User:Philip J. Rayment/HeaderTest

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A Republic is a term used to describe a wide number of different forms of government types. The single common principal, however is that their power structure is, de jure, not the preserve of a royal family or aristocracy.

The body of the state in a republic is derived from the people rather that from a monarch, and thus the law is enacted and enforced in the name of the people or of the state its self rather than in the name of the monarch.

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Most Republics subscribe to one or more of the following principals:

  • Equality before the Law
  • Some form of Democracy
  • Limited Government
  • Freedom of Religion

Many modern constitutional monarchies resemble republics in all but name.

Several countries which describe themselves as republics, have however, become de facto monarchies such as North Korea and Syria.

The United Stated as a Republic[edit]

The Constitution of the United States of America, in Article IV, guarantees to every State in this Union a Republican Form of Government, however the courts have generally resisted challenges to state governments based on this guarantee, stating that this is a matter for the congress rather than for the courts.

Under this article of the Constitution it rests with Congress to decide what government is the established one in a State. For as the United States guarantee to each State a republican government, Congress must necessarily decide what government is established in the State before it can determine whether it is republican or not. And when the senators and representatives of a State are admitted into the councils of the Union, the authority of the government under which they are appointed, as well as its republican character, is recognized by the proper constitutional authority. And its decision is binding on every other department of the government, and could not be questioned in a judicial tribunal. ... Yet the right to decide is placed there, and not in the courts.[1]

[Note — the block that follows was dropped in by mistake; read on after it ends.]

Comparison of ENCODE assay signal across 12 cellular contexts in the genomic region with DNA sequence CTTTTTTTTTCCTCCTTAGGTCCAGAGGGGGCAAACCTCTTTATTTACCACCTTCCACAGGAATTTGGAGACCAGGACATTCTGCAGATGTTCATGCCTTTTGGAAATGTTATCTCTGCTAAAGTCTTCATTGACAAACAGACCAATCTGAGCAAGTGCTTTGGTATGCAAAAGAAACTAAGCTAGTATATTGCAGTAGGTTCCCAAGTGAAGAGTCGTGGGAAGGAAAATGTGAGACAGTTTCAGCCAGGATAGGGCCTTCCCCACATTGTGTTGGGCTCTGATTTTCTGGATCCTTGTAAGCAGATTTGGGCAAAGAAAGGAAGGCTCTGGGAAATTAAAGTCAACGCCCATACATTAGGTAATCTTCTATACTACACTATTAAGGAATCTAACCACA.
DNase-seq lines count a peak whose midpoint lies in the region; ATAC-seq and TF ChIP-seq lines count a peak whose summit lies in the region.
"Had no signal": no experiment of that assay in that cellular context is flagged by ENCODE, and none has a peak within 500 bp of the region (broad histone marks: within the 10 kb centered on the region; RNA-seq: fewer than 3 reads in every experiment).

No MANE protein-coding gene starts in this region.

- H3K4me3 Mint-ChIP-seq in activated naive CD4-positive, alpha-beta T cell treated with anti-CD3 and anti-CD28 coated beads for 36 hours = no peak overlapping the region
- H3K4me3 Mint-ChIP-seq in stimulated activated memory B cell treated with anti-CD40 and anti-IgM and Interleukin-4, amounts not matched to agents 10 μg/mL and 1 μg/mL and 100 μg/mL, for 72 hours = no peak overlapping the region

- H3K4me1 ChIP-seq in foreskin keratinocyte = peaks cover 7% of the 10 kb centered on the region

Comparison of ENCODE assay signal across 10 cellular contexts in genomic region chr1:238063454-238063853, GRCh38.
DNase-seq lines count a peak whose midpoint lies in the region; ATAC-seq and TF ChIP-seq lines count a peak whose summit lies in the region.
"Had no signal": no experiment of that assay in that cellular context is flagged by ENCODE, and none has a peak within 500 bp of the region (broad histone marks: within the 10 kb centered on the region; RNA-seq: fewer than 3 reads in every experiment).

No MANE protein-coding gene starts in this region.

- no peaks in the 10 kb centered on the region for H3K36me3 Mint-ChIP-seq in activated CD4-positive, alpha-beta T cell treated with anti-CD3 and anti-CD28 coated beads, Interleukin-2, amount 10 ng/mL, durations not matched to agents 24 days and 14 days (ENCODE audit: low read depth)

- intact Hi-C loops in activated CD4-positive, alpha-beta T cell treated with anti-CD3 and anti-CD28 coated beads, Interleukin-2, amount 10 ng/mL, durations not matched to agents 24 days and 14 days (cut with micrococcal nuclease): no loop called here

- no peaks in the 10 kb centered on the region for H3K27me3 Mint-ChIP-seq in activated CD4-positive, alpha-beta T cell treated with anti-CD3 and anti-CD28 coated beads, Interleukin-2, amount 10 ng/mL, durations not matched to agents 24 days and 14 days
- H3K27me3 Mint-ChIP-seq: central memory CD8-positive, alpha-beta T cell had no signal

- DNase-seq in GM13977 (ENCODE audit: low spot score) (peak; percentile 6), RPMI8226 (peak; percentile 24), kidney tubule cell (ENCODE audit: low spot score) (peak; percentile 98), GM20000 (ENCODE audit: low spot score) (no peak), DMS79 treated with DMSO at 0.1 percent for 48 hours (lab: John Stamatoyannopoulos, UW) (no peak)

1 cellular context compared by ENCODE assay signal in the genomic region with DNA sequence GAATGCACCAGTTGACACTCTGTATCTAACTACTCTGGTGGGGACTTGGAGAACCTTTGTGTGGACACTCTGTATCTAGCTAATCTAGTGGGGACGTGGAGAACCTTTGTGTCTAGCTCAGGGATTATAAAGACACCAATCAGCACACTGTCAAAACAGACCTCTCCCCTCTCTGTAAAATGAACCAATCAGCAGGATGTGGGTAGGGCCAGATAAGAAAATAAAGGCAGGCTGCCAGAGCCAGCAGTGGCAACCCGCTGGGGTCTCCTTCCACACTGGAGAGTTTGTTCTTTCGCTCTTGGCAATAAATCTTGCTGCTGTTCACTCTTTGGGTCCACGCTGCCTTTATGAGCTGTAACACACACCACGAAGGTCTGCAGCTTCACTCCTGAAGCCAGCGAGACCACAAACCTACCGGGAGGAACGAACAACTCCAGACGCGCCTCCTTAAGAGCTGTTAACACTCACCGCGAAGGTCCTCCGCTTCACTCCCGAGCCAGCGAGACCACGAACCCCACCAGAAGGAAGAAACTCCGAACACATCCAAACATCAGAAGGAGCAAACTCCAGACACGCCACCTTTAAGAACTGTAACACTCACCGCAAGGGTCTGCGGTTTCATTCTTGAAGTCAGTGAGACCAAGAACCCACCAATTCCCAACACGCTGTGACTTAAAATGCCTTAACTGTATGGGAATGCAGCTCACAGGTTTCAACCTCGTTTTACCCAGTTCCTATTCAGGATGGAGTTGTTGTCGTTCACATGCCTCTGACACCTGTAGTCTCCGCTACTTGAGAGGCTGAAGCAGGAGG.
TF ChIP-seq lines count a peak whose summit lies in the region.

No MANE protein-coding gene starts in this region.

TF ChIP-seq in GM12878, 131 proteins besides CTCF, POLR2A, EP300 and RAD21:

In the federalist papers #10[2], James Madison discusses the concept of a republic as opposed to a pure democracy. His concept of a republic is a representative democracy and this meaning has become a very commonly cited definition of the word in the United States, though not internationally. It also should be noted that this definition of republic has not been seen by the US courts as being binding on the states. The United States is often referred to as a "constitutional republic," in that one written instrument, embodying a compact between the people and the government, is binding on all levels of government.

Many American popular themes also self-define America as a republic. The "Battle Hymn of the Republic" (a popular fight song for the Union during the Civil War)[3] describes America, in its title, as a republic. The song also connects the concept of American republicanism[4] to the unique role of God in directing the Republic,[5] a concept affirmed in the more modern Pledge of Allegiance, which also connects republicanism to God in its text.


  1. Luther v. Borden, 48 U.S. 1 (1849).
  4. Note that "republicanism" is referred to here as denuded of any political party context.
  5. As the Battle Hymn reads, "as He died to make us holy, let us die to make men free.